Director: Robert Lorenz
Year Released: 2012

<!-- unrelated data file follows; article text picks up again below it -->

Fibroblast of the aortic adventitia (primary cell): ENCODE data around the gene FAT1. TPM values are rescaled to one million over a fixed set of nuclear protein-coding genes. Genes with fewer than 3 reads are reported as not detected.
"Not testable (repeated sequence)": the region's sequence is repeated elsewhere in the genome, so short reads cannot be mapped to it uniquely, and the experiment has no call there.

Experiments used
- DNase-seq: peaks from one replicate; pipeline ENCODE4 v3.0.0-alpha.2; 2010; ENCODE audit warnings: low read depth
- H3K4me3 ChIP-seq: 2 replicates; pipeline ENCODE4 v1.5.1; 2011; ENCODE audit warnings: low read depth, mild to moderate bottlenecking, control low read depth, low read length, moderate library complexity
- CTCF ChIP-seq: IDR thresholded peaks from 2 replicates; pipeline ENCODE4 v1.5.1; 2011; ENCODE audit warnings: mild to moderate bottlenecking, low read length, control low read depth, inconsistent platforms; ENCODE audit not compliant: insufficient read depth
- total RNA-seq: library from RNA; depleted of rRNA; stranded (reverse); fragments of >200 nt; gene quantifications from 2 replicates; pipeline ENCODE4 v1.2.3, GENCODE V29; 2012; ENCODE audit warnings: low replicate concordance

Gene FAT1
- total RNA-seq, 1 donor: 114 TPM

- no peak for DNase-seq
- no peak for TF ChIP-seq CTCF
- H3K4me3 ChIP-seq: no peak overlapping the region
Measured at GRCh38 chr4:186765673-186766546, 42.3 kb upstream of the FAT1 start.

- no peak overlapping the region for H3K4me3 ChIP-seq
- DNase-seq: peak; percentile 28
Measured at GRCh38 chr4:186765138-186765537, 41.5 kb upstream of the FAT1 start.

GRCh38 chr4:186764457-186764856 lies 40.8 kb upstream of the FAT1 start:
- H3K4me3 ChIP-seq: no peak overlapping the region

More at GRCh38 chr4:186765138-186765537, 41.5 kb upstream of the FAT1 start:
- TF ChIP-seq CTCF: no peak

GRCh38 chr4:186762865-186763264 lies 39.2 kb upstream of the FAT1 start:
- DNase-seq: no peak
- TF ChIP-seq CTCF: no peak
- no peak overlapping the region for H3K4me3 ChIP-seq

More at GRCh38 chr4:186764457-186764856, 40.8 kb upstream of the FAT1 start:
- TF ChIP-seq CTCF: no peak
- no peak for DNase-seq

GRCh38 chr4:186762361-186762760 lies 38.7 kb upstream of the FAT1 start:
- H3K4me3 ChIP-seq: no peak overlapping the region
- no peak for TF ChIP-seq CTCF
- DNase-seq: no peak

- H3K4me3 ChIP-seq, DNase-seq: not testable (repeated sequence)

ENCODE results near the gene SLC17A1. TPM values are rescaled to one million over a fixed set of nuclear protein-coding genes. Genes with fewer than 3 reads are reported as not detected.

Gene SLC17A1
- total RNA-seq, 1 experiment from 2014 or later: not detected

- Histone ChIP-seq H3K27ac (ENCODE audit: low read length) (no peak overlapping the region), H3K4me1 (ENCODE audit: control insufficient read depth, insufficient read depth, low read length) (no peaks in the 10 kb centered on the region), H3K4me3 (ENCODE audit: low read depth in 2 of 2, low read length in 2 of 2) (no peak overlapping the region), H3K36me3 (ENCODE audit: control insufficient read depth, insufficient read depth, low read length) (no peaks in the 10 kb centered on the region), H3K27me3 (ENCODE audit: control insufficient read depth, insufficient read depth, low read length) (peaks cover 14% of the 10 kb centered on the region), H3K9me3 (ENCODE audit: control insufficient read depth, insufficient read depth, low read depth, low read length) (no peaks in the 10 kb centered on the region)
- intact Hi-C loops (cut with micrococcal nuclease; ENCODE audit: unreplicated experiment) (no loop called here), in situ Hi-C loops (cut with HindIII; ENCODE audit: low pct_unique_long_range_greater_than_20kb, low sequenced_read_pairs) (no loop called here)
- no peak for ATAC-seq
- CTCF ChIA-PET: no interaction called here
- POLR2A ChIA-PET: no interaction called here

An aging baseball scout (Clint Eastwood) is having difficulties with his vision - due to macular degeneration - so his lawyer daughter (Amy Adams) flies down to be his 'eyes' and figure out if a power hitter from the Carolinas is worth taking as their #1 pick in the draft - also there to scout the slugger is a former Red Sox pitcher (Justin Timberlake, who strikes me as someone who would struggle throwing an empty cardboard box into a dumpster). The script sets out to establish that Eastwood's Old Way of Doing Things is far superior to Matthew Lillard's Modern Way of Doing Things (with sabermetrics) - an attempt to craft this as the anti-Moneyball - but the only real problem is that Moneyball is not just about sabermetrics but a combination of computer analysis and human interaction - meaning there's grey area that needs to be considered - and, while we're comparing the two movies, Moneyball is a superior motion picture from a dramatic point of view (and while Pitt's loveable loser came across naturally, this forcefully tries to make Clint decrepit and pitiable). The last act is particularly heinous from a screenwriting point of view, with the Baseball Player to Save Clint's Career literally appearing outside Adams' hotel door, throwing glorious pitches with the ability of a Randy Johnson and being able to strike out the highly touted power hitter the movie revolves around with ease and grace. By that logic, the college-aged young lady who jogs around my neighborhood every morning has to be the next Jackie Joyner-Kersee.